Discovered in 1891 by Jakob Žumer and Benedikt Lergetporer, the gorge was soon after equipped with wooden observation walkways and bridges, and was opened to the public on August 26, 1893. The walkways have been renovated several times since; a hydroelectric dam has also been built below the gorge and a railway bridge for the Jesenice-Most na Soči line across it, but natural beauty of the Vintgar Gorge remains and continues to draw visitors.
As the first mountain gorge in the area to be made accessible to tourists, the word vintgar has been generalized in Slovene to refer to other scenic, protected gorges. Etymologically, the word is derived from German Windegg(er), referring to a place exposed to the wind.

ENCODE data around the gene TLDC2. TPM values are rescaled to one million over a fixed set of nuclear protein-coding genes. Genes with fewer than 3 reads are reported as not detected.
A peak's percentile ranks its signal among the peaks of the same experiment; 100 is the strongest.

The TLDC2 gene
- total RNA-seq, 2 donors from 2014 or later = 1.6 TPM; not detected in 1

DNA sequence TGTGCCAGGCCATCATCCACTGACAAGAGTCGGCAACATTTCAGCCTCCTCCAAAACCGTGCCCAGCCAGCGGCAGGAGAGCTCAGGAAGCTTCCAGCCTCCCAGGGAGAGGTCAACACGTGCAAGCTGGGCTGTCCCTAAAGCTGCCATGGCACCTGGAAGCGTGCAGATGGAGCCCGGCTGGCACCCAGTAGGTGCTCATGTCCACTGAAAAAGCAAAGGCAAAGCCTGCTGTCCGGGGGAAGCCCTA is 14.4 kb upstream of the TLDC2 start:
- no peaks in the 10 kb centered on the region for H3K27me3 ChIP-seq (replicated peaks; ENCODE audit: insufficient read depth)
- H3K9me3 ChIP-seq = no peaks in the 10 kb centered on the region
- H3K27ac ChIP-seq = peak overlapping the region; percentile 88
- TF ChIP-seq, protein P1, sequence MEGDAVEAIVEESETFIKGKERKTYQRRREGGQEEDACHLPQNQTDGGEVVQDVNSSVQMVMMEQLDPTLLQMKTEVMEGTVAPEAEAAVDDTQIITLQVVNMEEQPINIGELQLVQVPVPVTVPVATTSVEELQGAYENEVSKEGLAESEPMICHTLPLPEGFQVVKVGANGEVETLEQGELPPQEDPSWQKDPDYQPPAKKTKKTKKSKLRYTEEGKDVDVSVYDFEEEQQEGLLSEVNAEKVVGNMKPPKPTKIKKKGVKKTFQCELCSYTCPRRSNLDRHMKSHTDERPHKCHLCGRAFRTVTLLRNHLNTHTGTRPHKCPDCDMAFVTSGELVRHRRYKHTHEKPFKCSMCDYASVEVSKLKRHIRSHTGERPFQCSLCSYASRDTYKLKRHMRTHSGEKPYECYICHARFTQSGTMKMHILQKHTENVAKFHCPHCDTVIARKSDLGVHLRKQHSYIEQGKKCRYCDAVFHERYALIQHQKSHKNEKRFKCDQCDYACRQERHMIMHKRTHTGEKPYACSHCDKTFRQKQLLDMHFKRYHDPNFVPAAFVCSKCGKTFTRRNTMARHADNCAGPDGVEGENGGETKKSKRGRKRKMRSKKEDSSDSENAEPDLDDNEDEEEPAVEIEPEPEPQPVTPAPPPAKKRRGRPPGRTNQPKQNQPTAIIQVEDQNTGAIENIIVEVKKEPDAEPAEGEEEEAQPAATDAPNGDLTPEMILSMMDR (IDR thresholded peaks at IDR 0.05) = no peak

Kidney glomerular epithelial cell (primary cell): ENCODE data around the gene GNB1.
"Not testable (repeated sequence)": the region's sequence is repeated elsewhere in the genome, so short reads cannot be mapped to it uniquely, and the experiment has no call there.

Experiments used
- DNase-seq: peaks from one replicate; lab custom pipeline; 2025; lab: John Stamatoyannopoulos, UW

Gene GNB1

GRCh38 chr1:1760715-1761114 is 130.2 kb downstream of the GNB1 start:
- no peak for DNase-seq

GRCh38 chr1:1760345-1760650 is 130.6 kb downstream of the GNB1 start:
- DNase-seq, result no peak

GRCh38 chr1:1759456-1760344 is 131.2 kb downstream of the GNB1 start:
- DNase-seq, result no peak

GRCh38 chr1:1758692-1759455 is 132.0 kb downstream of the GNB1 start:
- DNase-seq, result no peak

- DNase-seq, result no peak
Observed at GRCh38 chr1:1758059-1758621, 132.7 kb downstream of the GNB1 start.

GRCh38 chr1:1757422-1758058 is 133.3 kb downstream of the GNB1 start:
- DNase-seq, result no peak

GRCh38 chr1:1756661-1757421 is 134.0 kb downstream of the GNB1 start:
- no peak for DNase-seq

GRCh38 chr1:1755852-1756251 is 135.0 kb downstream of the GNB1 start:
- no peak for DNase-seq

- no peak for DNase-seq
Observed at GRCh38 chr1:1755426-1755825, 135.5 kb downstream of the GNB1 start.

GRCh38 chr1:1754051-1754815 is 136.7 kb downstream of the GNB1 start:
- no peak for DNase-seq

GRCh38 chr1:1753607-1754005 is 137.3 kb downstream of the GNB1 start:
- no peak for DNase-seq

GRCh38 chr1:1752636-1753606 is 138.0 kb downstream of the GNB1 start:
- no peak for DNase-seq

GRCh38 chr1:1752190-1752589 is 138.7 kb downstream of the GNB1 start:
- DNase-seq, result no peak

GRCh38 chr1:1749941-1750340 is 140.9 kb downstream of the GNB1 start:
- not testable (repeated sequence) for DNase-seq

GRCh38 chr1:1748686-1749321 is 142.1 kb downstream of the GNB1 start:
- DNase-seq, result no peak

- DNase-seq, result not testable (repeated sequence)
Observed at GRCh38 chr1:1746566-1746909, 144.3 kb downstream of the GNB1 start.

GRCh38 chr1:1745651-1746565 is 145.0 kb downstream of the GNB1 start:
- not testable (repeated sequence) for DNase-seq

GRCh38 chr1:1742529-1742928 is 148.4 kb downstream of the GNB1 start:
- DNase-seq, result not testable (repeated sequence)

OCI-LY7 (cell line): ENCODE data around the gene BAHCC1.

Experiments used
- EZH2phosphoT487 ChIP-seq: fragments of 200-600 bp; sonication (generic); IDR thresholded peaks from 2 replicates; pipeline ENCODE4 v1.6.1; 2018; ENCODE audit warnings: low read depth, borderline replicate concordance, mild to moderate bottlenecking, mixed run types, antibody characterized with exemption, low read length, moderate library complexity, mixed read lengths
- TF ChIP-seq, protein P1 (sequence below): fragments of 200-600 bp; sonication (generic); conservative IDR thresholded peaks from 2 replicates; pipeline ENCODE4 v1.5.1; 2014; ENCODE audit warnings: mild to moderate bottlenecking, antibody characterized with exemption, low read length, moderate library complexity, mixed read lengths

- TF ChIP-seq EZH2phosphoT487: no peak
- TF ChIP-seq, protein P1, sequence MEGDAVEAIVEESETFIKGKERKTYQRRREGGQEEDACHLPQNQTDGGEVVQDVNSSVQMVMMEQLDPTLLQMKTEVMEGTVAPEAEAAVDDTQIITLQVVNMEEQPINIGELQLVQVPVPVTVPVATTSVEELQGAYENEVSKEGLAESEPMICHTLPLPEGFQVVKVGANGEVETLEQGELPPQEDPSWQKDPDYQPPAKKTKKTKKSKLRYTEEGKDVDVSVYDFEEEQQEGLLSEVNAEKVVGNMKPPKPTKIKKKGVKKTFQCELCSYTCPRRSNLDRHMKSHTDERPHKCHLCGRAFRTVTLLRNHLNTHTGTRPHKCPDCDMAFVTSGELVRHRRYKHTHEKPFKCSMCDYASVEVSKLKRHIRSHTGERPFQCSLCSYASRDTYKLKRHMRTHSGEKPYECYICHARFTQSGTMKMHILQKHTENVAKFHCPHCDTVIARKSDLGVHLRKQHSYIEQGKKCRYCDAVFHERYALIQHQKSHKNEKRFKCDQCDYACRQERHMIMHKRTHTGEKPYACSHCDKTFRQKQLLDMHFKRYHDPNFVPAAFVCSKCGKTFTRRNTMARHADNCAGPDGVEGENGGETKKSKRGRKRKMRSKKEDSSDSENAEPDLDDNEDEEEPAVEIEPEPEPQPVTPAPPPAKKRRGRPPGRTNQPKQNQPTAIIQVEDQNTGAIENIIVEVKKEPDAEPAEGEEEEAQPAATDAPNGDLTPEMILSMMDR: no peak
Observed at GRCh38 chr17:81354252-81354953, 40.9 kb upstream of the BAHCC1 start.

Before the last ice age, the Radovna River flowed eastward. After being dammed by the ice and detritus of the Bohinj glacier, the resulting lake cut a new path northeast through a soft layer of triassic limestone between the peaks Poljana (884 m) and Hom (844 m), towards the Upper Sava Valley.
- Official Gazette of Upper Carniola, #6, 1989
- Official Gazette of The Socialist Republic of Slovenia, #17, 1981
- Inventory of Important Natural Heritage of Slovenia, 1991
- The Wild Romance of Vintgar Canyon, Marjan Zupan, Bled 2006
- Slovenski etimološki slovar, Marko Snoj, 2003